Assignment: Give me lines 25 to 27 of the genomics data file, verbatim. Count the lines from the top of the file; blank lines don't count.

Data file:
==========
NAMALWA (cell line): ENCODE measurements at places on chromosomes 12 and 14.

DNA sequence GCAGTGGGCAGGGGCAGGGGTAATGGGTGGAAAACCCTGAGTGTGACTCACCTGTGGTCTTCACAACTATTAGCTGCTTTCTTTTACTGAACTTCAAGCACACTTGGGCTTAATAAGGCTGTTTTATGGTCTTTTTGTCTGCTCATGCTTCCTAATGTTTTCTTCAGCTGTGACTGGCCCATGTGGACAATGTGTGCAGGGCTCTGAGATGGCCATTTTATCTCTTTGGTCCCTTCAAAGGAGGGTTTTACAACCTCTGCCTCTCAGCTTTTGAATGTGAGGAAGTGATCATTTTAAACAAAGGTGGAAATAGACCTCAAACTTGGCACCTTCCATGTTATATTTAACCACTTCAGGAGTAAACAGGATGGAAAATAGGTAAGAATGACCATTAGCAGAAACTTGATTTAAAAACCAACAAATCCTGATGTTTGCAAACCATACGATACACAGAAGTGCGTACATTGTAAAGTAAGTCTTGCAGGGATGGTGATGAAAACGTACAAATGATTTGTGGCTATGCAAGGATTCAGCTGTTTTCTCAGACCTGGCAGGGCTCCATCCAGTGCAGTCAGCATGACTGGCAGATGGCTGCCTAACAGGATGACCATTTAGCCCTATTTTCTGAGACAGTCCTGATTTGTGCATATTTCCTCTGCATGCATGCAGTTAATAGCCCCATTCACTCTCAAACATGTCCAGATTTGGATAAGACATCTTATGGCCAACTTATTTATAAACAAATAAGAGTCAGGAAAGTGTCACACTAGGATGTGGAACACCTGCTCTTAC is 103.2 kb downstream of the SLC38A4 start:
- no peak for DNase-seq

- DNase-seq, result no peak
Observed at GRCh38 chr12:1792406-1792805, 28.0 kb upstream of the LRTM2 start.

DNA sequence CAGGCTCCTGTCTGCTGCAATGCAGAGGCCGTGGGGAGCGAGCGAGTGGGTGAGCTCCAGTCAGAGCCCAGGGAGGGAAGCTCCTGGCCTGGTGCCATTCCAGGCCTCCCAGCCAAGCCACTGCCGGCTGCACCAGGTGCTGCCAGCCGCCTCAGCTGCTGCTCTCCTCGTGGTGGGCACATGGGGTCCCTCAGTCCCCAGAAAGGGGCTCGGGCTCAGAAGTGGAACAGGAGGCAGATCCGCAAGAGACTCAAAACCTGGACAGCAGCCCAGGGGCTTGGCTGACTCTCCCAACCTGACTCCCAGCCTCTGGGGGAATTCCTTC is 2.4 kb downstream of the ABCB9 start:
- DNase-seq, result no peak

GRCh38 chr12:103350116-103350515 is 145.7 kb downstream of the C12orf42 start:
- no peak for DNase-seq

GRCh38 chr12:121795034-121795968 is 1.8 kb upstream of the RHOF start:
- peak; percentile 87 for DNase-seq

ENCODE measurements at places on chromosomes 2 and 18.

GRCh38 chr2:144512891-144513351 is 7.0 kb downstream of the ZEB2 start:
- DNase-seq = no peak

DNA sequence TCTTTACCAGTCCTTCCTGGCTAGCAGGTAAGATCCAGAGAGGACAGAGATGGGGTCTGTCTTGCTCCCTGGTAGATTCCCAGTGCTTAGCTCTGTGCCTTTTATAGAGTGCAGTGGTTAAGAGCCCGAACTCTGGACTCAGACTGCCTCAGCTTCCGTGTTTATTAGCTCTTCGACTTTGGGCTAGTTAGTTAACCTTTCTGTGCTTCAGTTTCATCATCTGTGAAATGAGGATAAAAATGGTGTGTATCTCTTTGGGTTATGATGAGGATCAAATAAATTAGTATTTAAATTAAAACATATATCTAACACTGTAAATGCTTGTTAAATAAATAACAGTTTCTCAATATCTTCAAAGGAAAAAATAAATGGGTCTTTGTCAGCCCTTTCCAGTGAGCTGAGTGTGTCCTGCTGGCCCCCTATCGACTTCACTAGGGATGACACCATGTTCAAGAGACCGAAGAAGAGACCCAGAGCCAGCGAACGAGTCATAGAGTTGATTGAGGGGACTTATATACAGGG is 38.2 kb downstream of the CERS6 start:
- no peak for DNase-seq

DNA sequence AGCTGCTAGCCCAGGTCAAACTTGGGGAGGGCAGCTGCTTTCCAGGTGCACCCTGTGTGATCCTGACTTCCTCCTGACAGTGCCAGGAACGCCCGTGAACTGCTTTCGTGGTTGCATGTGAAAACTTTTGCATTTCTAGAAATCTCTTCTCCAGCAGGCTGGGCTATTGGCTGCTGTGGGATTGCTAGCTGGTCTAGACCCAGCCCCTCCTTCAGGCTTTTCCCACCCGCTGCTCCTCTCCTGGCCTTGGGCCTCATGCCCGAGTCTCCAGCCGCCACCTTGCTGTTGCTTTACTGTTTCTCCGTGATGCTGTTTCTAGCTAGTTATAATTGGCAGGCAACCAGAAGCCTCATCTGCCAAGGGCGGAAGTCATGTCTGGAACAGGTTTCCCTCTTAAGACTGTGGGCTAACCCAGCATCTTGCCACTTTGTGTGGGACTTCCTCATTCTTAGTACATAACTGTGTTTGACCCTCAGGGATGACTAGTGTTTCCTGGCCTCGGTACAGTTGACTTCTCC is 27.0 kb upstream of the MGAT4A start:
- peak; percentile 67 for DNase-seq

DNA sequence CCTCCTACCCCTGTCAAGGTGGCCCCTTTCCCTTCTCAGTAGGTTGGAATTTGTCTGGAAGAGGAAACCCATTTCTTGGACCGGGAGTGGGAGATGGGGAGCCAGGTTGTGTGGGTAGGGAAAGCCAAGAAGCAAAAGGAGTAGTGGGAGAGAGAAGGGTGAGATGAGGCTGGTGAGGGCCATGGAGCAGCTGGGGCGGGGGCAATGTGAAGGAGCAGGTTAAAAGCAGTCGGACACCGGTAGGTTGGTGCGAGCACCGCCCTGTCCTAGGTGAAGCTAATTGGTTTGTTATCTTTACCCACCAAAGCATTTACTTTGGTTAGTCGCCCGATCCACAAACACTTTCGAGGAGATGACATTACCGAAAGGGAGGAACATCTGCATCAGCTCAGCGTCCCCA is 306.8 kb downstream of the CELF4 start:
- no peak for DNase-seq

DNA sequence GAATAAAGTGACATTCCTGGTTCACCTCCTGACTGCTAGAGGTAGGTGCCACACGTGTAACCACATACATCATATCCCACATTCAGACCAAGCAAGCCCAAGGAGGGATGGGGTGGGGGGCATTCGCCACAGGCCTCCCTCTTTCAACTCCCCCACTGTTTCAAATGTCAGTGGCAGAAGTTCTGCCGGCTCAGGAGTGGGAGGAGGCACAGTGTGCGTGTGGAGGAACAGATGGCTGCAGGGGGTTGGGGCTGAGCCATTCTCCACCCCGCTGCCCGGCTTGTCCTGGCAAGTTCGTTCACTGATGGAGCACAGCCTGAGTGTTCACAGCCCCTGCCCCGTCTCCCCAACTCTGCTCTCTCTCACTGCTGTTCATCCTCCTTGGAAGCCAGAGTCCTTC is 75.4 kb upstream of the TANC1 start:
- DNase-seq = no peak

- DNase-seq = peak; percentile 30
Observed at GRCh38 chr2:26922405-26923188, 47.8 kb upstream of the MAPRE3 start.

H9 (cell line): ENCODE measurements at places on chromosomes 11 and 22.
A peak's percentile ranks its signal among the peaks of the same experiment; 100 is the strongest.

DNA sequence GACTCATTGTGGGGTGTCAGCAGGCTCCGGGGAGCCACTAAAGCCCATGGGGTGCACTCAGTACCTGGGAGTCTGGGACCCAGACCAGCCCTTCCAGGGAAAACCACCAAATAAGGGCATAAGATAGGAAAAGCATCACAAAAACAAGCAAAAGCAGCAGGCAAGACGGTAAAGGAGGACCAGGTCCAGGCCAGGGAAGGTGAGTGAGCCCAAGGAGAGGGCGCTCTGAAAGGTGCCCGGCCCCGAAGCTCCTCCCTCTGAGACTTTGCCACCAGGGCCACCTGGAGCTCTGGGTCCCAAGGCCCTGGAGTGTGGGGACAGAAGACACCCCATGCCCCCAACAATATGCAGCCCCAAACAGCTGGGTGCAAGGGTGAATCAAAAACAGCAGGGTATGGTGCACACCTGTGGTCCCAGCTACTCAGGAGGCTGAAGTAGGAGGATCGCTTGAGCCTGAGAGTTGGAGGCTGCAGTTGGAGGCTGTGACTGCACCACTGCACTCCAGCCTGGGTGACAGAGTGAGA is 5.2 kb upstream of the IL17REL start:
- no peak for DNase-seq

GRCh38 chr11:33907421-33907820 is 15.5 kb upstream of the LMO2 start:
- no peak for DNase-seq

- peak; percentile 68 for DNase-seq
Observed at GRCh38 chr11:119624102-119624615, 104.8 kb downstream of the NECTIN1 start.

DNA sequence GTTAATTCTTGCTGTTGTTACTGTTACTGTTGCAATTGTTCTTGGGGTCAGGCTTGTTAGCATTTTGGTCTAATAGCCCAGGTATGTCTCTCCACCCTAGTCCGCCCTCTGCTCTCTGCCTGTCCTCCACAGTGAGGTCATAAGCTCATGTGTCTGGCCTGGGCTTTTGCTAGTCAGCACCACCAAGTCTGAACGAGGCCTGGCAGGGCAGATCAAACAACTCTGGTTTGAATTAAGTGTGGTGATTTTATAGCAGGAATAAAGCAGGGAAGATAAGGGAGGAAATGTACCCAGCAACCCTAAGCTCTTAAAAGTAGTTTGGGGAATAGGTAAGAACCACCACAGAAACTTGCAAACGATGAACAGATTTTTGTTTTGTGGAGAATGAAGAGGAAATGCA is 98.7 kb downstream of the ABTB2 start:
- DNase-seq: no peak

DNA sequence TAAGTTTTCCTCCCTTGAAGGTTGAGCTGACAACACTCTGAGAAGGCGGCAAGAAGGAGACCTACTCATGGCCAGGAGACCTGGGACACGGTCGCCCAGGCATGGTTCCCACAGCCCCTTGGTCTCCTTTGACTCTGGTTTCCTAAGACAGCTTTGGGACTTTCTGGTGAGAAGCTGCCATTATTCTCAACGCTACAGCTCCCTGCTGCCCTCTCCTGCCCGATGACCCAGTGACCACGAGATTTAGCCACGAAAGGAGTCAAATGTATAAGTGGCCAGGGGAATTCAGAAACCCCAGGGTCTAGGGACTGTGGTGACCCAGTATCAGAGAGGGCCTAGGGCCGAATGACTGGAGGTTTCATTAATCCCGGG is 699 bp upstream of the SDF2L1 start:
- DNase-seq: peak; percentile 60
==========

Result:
H9 (cell line): ENCODE measurements at places on chromosomes 11 and 22.
A peak's percentile ranks its signal among the peaks of the same experiment; 100 is the strongest.

DNA sequence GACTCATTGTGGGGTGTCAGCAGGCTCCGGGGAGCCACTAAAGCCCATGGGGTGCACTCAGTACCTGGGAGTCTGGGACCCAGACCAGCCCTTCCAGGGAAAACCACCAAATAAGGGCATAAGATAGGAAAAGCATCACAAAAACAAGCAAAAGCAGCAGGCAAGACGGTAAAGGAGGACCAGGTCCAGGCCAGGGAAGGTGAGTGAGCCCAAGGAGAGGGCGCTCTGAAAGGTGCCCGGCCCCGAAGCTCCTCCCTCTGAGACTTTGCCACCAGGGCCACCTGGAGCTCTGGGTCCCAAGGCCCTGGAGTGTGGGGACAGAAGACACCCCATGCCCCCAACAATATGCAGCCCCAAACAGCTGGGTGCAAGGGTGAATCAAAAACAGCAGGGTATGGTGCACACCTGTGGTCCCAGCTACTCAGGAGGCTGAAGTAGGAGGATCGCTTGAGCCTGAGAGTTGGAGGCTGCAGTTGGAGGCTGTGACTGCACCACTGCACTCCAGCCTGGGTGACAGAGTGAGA is 5.2 kb upstream of the IL17REL start: